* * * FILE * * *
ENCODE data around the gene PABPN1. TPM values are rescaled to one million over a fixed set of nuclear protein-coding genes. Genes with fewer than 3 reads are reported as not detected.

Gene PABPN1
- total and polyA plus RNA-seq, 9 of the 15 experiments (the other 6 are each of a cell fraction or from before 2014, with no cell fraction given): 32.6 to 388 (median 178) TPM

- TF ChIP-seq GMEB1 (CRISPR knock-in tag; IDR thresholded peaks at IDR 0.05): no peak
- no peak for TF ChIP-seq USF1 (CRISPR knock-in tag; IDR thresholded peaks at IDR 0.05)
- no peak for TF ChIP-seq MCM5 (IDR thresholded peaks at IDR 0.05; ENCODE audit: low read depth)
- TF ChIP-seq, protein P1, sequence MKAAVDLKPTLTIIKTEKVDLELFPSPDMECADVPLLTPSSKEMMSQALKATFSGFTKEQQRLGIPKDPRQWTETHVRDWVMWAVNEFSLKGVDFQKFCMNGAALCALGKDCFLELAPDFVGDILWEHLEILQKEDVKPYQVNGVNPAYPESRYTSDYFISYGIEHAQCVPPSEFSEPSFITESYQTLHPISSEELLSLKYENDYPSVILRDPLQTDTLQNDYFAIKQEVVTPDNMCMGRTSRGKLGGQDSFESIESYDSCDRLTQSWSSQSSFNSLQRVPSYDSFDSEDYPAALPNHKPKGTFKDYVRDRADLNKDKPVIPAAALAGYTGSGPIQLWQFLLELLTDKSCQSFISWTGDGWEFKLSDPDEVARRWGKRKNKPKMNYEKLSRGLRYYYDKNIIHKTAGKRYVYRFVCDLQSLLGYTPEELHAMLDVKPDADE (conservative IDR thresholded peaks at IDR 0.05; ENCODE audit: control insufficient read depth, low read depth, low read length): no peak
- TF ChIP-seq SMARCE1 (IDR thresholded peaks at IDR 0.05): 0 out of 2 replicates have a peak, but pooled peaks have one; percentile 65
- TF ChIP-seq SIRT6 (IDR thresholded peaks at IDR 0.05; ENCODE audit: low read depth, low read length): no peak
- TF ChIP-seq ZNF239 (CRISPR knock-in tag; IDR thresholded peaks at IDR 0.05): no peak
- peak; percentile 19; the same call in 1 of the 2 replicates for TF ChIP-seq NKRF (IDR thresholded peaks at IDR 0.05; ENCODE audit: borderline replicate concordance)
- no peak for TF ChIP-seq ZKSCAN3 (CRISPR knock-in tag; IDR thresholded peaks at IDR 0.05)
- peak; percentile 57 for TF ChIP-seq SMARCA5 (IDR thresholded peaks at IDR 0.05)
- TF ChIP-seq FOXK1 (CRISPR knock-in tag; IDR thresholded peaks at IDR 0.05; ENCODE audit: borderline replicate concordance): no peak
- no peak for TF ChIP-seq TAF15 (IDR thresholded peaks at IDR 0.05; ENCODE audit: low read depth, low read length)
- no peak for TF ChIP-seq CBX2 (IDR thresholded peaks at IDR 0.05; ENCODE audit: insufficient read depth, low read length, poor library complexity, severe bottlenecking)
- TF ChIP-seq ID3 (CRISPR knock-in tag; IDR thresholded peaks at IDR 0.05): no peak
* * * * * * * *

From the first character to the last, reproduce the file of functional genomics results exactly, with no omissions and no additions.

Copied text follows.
ENCODE data around the gene PABPN1. TPM values are rescaled to one million over a fixed set of nuclear protein-coding genes. Genes with fewer than 3 reads are reported as not detected.

Gene PABPN1
- total and polyA plus RNA-seq, 9 of the 15 experiments (the other 6 are each of a cell fraction or from before 2014, with no cell fraction given): 32.6 to 388 (median 178) TPM

- TF ChIP-seq GMEB1 (CRISPR knock-in tag; IDR thresholded peaks at IDR 0.05): no peak
- no peak for TF ChIP-seq USF1 (CRISPR knock-in tag; IDR thresholded peaks at IDR 0.05)
- no peak for TF ChIP-seq MCM5 (IDR thresholded peaks at IDR 0.05; ENCODE audit: low read depth)
- TF ChIP-seq, protein P1, sequence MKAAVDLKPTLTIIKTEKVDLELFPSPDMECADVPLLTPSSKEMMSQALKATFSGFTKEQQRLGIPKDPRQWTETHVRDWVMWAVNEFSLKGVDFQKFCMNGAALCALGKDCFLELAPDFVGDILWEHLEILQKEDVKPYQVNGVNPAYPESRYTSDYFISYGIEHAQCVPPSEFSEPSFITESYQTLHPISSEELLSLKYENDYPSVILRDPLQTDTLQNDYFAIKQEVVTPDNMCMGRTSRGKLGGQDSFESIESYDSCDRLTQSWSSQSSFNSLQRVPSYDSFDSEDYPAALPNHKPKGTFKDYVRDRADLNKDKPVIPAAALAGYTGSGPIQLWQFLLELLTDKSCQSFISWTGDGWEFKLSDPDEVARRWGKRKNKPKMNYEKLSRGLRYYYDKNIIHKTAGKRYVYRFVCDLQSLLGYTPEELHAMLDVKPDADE (conservative IDR thresholded peaks at IDR 0.05; ENCODE audit: control insufficient read depth, low read depth, low read length): no peak
- TF ChIP-seq SMARCE1 (IDR thresholded peaks at IDR 0.05): 0 out of 2 replicates have a peak, but pooled peaks have one; percentile 65
- TF ChIP-seq SIRT6 (IDR thresholded peaks at IDR 0.05; ENCODE audit: low read depth, low read length): no peak
- TF ChIP-seq ZNF239 (CRISPR knock-in tag; IDR thresholded peaks at IDR 0.05): no peak
- peak; percentile 19; the same call in 1 of the 2 replicates for TF ChIP-seq NKRF (IDR thresholded peaks at IDR 0.05; ENCODE audit: borderline replicate concordance)
- no peak for TF ChIP-seq ZKSCAN3 (CRISPR knock-in tag; IDR thresholded peaks at IDR 0.05)
- peak; percentile 57 for TF ChIP-seq SMARCA5 (IDR thresholded peaks at IDR 0.05)
- TF ChIP-seq FOXK1 (CRISPR knock-in tag; IDR thresholded peaks at IDR 0.05; ENCODE audit: borderline replicate concordance): no peak
- no peak for TF ChIP-seq TAF15 (IDR thresholded peaks at IDR 0.05; ENCODE audit: low read depth, low read length)
- no peak for TF ChIP-seq CBX2 (IDR thresholded peaks at IDR 0.05; ENCODE audit: insufficient read depth, low read length, poor library complexity, severe bottlenecking)
- TF ChIP-seq ID3 (CRISPR knock-in tag; IDR thresholded peaks at IDR 0.05): no peak